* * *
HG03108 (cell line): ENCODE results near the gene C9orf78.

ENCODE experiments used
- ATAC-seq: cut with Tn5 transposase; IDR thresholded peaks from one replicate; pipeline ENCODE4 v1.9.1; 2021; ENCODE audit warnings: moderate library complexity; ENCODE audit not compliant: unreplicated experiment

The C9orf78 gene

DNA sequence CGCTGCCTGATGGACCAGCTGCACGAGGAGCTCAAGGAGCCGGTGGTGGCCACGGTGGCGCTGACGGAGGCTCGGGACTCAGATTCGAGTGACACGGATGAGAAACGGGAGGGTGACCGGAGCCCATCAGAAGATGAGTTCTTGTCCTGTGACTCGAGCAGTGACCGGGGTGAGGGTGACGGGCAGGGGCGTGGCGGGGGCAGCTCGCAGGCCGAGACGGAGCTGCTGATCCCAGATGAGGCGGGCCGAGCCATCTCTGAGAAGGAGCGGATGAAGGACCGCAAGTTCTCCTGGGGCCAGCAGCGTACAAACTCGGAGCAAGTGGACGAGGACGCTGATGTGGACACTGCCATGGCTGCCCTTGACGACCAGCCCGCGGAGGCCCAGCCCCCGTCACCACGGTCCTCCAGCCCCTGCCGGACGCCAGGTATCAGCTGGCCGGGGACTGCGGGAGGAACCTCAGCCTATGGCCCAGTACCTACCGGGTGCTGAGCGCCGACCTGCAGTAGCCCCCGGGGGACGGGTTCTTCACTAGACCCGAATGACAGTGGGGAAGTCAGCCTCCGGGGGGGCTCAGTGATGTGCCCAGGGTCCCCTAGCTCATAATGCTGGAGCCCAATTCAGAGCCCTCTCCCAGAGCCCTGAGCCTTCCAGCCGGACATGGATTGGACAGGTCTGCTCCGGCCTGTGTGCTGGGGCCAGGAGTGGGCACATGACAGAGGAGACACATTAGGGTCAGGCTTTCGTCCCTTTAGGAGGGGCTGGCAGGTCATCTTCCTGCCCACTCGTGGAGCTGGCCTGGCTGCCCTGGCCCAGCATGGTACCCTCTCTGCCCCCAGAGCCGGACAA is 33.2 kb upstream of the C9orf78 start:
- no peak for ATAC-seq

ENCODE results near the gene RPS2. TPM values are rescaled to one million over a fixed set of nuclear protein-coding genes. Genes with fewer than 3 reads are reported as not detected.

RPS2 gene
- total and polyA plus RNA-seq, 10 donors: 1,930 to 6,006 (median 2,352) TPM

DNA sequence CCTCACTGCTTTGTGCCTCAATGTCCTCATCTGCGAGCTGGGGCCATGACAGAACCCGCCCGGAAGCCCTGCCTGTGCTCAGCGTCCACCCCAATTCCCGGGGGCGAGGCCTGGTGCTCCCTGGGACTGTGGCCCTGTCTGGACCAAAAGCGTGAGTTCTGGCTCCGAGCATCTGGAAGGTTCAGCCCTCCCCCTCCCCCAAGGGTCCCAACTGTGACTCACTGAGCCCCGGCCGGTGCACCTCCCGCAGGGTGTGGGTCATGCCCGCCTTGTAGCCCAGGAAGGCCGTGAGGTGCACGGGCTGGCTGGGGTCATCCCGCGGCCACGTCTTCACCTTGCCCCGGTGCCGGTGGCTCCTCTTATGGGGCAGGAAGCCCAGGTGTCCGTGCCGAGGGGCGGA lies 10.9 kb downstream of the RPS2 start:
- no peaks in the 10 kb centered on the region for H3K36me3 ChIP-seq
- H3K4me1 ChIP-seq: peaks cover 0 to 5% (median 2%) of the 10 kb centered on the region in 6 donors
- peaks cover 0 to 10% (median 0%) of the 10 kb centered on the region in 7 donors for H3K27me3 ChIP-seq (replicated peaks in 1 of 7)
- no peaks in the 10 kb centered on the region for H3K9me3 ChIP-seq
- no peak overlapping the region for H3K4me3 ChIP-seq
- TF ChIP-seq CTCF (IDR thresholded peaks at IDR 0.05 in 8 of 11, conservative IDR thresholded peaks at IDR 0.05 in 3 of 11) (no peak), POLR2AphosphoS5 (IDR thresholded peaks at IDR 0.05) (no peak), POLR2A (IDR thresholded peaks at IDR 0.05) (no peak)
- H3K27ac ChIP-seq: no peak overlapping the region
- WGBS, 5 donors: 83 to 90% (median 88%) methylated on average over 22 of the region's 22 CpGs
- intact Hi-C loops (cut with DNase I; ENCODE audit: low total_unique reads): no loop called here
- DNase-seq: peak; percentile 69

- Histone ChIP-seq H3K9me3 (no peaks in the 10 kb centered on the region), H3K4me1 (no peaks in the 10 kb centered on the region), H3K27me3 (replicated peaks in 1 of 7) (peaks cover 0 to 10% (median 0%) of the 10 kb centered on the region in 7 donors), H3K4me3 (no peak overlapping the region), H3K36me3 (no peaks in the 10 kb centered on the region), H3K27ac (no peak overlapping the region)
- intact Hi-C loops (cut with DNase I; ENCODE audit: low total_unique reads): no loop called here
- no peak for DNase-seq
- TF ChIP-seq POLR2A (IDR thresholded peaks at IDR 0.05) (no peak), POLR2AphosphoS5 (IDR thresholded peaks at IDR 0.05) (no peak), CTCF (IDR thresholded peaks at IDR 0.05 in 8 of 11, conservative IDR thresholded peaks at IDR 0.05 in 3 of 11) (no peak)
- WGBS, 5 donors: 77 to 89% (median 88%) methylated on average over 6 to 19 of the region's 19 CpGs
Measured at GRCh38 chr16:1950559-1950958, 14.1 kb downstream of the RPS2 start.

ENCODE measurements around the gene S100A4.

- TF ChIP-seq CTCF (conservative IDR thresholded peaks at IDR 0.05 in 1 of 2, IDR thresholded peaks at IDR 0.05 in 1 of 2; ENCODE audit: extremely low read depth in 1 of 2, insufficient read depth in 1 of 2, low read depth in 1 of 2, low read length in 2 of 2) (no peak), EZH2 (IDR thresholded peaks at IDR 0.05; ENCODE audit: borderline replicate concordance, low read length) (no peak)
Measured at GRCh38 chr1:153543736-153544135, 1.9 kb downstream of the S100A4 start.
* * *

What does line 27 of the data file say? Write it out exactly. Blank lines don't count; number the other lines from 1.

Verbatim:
ENCODE measurements around the gene S100A4.